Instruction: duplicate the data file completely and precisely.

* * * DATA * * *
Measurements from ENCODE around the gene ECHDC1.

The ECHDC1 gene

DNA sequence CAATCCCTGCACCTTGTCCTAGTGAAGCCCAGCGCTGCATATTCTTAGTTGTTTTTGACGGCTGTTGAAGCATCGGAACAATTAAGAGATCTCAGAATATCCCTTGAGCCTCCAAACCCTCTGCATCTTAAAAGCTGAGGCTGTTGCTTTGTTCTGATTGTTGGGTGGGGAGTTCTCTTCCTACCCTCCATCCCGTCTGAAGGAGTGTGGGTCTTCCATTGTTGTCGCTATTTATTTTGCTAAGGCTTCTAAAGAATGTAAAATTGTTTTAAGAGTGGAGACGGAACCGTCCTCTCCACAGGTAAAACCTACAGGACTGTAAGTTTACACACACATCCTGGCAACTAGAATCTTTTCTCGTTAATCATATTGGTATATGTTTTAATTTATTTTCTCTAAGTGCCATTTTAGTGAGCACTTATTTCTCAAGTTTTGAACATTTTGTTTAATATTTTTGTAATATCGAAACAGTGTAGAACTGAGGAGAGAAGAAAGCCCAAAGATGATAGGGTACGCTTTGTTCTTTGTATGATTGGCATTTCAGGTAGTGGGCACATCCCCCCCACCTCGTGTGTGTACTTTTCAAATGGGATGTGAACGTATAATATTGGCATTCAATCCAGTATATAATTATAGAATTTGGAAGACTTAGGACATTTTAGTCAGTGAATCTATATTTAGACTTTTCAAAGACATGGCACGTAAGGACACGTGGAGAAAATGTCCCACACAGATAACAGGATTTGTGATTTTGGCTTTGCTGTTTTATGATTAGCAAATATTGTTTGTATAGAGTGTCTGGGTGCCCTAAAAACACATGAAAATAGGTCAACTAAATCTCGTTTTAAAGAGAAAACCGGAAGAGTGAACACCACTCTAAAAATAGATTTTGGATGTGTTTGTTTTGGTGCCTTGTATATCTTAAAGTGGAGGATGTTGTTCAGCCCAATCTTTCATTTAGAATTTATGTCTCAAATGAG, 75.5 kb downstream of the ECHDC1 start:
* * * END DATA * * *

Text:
Measurements from ENCODE around the gene ECHDC1.

The ECHDC1 gene

DNA sequence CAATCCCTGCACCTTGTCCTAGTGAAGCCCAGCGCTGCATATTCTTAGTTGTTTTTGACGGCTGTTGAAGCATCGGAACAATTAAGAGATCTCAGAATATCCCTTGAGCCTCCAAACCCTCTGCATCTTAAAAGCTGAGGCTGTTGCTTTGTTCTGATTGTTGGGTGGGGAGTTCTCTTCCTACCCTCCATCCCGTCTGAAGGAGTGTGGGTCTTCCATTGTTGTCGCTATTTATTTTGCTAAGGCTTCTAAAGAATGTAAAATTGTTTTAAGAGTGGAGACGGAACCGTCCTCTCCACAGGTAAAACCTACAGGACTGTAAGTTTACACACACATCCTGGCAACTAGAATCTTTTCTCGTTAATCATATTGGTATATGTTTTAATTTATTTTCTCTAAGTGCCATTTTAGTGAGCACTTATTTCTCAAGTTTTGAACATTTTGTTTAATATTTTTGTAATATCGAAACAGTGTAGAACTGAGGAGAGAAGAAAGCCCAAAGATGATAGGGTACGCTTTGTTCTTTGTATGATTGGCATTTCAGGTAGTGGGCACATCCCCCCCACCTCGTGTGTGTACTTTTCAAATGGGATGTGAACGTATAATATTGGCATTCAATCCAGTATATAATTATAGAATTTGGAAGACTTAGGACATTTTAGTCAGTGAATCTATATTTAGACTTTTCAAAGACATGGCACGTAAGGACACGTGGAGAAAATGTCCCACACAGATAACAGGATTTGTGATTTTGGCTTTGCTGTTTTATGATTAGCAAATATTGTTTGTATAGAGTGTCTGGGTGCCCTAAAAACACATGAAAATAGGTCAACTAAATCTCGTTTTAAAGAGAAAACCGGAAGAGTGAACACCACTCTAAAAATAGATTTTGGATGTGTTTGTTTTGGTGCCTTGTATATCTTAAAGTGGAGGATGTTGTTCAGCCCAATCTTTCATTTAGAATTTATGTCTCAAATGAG, 75.5 kb downstream of the ECHDC1 start: